The captured charming beaver strikes again. This time on Inside Edition.
Unusual Pet Named ‘Justin Beaver’ Makes Dams Out of Household Items
This adorable pet beaver makes dams out of household items! The 7-month-old rescue animal was orphaned as a baby. Justin Beaver is often caught gathering cuddly toys and everyday objects to build his creations. But he won’t be inside for long. The hope is to raise enough money to build him his own outdoor enclosure with a pond.
Hey, you know what would be neat? If everyone stopped MAKING orphan beavers all the time by killing off their parents.
Days like today start with a decision. Do I post the really wonderful thing I discovered yesterday or the really annoying thing? Or do I try to post both like sweet and sour sauce in honor of Chinese New Year? It is not in my nature to avoid the irritant, so I think I will give you the unpleasantries sandwiched in between two excellent slices wholesome.
The first is a presentation by Carol Evans formerly with the BLM in Nevada. She presented recently at the Society for Range Management in Sparks Nv. There was a packed crowd of 300 and a host of presenters. One group focused on bringing back the Emerald Isles using “beaver as tools” for restoration. All 30 presentations are now online, but I’m going to share two of my favorites. Feel free to browse any or all of the others.
Isn’t Carol wonderful? She should look familiar to you because she was the woman in that first part of the Leave it to Beaver documentary who wanted to show the stored water to Suzanne Fouty. Carol has the earnest, intelligent, friend-making cooperative style that I most admire. It’s no wonder she could turn hearts in beaver’s favor. One of those grizzled hearts in particular will be the other presenter whose talk I will share at the end of this post. Stay tuned.
Now for the sour. How long has it been since we mocked a truly self-righteous trapping article? Too long, I said when I saw this in my inbox yesterday. Michael DeWitt of South Carolina wants you to understand that trappers are really much more than little angels of death, and work their dark magics for the benefit of all mankind.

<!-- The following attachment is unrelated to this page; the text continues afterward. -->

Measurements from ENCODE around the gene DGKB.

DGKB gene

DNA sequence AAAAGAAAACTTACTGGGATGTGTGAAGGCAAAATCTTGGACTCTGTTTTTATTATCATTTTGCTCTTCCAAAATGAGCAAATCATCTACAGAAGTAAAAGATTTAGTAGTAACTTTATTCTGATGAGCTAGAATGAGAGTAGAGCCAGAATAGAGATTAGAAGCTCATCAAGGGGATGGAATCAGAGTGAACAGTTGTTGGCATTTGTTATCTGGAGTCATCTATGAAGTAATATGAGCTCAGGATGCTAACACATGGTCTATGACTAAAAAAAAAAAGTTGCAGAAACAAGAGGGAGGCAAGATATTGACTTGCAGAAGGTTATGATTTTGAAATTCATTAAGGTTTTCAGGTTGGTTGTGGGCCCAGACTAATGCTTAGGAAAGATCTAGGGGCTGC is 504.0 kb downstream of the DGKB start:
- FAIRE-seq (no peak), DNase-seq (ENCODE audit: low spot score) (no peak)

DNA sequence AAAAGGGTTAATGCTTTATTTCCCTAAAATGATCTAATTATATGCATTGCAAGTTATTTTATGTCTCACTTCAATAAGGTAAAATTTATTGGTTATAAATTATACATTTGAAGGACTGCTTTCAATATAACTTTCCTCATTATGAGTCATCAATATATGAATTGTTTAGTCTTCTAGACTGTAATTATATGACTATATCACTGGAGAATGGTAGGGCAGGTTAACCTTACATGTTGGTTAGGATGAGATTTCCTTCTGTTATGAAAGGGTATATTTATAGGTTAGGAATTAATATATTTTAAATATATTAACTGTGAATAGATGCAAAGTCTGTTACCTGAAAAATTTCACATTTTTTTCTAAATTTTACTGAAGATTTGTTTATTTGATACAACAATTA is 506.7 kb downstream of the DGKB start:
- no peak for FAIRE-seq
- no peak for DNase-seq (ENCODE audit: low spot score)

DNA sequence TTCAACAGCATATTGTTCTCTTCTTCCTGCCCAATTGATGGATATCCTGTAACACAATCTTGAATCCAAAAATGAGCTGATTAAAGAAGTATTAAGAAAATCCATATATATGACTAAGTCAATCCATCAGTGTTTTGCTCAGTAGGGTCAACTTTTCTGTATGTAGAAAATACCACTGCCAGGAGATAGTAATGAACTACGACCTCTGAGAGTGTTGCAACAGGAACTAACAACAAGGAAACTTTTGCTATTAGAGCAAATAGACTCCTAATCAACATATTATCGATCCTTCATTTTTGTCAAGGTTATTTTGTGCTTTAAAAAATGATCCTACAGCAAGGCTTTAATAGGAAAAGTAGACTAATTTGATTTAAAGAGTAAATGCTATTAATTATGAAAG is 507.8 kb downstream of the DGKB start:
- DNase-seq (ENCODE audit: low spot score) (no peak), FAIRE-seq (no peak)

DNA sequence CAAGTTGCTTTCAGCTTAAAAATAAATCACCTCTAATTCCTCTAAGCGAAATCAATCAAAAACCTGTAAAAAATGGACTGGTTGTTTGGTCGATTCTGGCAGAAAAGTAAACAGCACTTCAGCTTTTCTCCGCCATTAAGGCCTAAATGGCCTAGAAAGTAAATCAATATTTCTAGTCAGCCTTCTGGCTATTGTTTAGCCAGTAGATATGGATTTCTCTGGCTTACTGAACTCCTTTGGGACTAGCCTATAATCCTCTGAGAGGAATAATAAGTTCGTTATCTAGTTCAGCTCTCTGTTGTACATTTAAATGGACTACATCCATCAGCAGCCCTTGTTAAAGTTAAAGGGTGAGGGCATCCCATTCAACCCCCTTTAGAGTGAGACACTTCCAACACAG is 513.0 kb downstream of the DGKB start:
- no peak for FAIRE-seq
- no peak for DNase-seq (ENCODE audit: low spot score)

Not all heroes wear capes. Some cruise around in camouflage gear, driving beat-up, green Ford pickups with a dog box in the back that reeks of beaver musk and coyote scent.
Trappers like Jake Gohagan may not be considered heroes down at PETA headquarters, but they are to hunters, local landowners and wild game management-minded folks. Gohagan, a 26-year-old Scotia resident and avid outdoorsman, rides the railroad for CSX during the day but fights invasive species like the dastardly coyote at night. Gohagan has been hunting and fishing his entire life, but began trapping roughly 7-8 years ago.
See? Jake’s a hero! See why I couldn’t resist writing about this? I commented on the article yesterday but it’s been deleted three times as “spam”. I’m quite sure that what ever choice words I had for Jake and the curiously named Mr DeWitt, it wasn’t spam.
“The fur market is gone, there really isn’t a fur market anymore,” Gohagan said, as took this writer on board during a January run of his trap lines. “Everything we do anymore is to improve the wildlife habitat for hunting and farming.”
Native predators and “varmints” like the coyote (a much-unwanted invasive species to our area), fox, bobcat, raccoon, and the like threaten the populations of game animals like the whitetail deer, quail, and turkey, either through direct predation or through disturbing nests and consuming eggs. Hunting that centers around these game animals brings millions of dollars annually into our state, and these dollars pour into wildlife conservation programs that ensure that our children and grandchildren can enjoy fish and game in the coming generations.
“During my first year trapping, I took 26 coyotes,” Gohagan said. “Can you imagine how many fawns 26 coyotes can eat? In my opinion, trapping is the most crucial part of game management.”
Gohagan generally uses live traps or rubber-jawed traps to avoid unwanted injury to animals. Not all animals that are caught are harvested, some are relocated. He baits these traps with commercial baits, often made of meat glands, crawfish oil, or shellfish oil. The smellier the bait, the better. Gohagan also sets conibear and snare traps for otters, which can wreak havoc on the fish population in a farm pond, and beavers, which can be downright destructive and expensive to deal with.
Did you catch that? This modern day St. Francis catches coyotes because he’s worried they’ll eat fawns and they’ll be less deer to hunt. No I’m not kidding. And he catches OTTER because you know, they eat all the fish which means we can’t catch them!